The regular session of the Alabama Legislature begins on Feb. 6, 2024. Legislators are allotted 30 legislative days during the session, which totals 105 calendar days.

Once again it appears that competing legislative proposals relating to gambling will be considered. Legislators have grappled unsuccessfully with the issue since 1999, the year Alabama voters declined to amend Alabama’s Constitution to permit a state lottery. Recent polling, though, has consistently demonstrated that voters very likely would approve a lottery — and even other forms of gambling, though with lesser support.

The Alabama Senate has adopted comprehensive gambling legislation several times in recent years only to see the measures die in the House chamber. Currently, Alabama has three casinos operated by the federally designated Poarch Creek Indians (PCI) where, pursuant to federal law, only electronic bingo machines are permitted to operate.

Alabama also has numerous counties authorized to offer charity bingo through local constitutional amendments. But as a result of a 2009 Alabama Supreme Court ruling, electronic bingo machines similar to machines in use at PCI casinos have been deemed illegal slot machines. Ongoing and protracted legal battles regarding the legality of electronic bingo machines have played out across the state over the ensuing 14 years. Mostly, the bingo operations involved in the litigation occurred at authorized pari-mutuel greyhound tracks in Macon and Greene counties. The Alabama Supreme Court has consistently shut down machines that have been seized from these tracks by law enforcement, but illegal bingo operations have continued to proliferate statewide, frustrating law enforcement and lawmakers alike.

Reasons abound for the lack of legislation to resolve the ongoing struggles to control and regulate gambling. Existing pari-mutuel racetracks in Alabama, mostly located in areas with high unemployment and few meaningful employment opportunities, rightfully assert their entitlement to any casino authorized by proposed legislation. But with extensive bingo operations in Houston and Lowndes counties, legislators there also demand inclusion. These demands often conflict with PCI’s interest in inclusion in a statewide bill for a casino, in addition to the three it is already operating.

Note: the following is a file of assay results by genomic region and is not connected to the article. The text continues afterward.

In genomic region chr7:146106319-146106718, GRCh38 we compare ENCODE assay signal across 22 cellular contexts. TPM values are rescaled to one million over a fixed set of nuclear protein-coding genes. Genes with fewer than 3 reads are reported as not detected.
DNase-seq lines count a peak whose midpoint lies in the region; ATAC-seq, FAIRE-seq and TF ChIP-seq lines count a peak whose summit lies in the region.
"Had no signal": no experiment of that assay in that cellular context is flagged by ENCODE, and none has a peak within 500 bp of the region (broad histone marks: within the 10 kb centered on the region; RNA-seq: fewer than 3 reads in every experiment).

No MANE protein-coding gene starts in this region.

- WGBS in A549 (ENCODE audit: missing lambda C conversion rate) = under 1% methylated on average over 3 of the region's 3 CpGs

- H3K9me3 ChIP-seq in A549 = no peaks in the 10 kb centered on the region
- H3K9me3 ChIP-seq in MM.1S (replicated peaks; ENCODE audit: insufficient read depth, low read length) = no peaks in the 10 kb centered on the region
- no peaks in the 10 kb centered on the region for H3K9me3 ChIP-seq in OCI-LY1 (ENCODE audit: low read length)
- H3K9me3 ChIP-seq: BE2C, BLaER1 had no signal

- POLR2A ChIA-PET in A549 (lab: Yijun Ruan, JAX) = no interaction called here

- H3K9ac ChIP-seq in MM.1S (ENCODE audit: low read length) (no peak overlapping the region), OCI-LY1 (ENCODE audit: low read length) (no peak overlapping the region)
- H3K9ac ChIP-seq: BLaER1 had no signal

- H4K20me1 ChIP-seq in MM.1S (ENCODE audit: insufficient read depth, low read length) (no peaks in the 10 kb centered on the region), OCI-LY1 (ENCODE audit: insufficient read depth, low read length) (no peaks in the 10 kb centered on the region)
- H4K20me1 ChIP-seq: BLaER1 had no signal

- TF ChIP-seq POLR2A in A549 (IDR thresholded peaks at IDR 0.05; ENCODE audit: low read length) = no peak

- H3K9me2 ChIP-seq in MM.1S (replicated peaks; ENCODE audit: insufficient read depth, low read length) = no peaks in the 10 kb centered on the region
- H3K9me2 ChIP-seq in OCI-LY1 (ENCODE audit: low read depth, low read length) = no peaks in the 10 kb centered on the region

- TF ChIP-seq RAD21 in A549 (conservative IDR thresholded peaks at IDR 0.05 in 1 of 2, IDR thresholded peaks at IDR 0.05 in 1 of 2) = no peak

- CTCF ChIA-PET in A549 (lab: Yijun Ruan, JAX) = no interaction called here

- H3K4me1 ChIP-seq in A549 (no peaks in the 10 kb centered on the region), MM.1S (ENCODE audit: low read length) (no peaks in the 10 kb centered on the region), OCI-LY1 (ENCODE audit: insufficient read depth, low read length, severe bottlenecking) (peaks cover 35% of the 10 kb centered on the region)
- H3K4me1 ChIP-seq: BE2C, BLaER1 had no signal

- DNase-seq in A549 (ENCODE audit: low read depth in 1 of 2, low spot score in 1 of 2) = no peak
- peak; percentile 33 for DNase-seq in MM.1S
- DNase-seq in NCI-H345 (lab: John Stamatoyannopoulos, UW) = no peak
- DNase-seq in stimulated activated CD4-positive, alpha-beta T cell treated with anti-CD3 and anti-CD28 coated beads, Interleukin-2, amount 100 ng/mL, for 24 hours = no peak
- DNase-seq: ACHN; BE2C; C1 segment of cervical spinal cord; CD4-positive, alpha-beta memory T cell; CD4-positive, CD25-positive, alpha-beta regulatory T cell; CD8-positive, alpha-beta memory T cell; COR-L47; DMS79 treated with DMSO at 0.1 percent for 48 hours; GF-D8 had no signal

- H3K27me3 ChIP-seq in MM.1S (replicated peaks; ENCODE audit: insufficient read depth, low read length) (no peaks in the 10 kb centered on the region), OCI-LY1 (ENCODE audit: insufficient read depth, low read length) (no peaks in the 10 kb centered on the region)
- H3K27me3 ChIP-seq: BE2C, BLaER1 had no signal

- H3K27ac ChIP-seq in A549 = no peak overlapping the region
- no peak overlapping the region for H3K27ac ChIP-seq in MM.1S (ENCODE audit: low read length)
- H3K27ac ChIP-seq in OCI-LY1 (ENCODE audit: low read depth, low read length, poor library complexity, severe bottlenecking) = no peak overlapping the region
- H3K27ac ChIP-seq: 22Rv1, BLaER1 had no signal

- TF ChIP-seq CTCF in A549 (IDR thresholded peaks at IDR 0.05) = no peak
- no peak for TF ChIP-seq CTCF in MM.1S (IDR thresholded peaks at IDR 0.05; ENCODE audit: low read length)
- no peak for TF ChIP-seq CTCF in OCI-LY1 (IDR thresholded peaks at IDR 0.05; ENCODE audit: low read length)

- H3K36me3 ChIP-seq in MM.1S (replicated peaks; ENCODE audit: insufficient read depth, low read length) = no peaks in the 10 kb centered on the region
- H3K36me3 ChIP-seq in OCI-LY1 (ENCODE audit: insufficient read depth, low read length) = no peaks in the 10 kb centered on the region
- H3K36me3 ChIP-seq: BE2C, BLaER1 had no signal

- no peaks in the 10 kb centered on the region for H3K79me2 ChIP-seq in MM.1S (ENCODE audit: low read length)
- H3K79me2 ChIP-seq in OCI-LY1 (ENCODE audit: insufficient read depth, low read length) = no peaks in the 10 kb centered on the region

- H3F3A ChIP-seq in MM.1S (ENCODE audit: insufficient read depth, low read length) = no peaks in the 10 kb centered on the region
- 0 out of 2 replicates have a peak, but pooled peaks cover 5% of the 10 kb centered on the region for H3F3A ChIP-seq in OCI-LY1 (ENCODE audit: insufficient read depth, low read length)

Meanwhile, within the House Republican caucus, many members desire either a lottery-only bill or a lottery-only bill with a very limited number of casinos. And some Republican caucus members oppose any expansion of gambling altogether. This stew of disparate interests has so far precluded any hope of resolution.

While no legislation has yet been pre-filed for the upcoming 2024 session, Sen. Greg Albritton from Atmore, home of PCI, has indicated he will once again offer a comprehensive gambling measure to include a lottery, casinos, and sports betting. Some members of House leadership, and Gov. Kay Ivey, have openly supported gambling legislation in 2024, which would allow Alabama voters to determine whether to amend Alabama’s constitutional ban on gaming.

But House Republican caucus members so far appear to remain divided. Some House members indicate support for legislation designed to curtail the proliferation of illegal gambling and provide law enforcement more tools, such as stiffer penalties. But other members appear to support some form of limited gambling under the control of a statewide regulator with broad enforcement authority. Within these caucus members, no consensus appears to have been reached yet about the composition or approach of a gambling bill.

If House republican caucus members can reconcile their differences Alabama voters may once again be entitled to cast a vote on whether Alabama will, for the first time, join the many other states in approving gambling and the tax revenues that flow from it.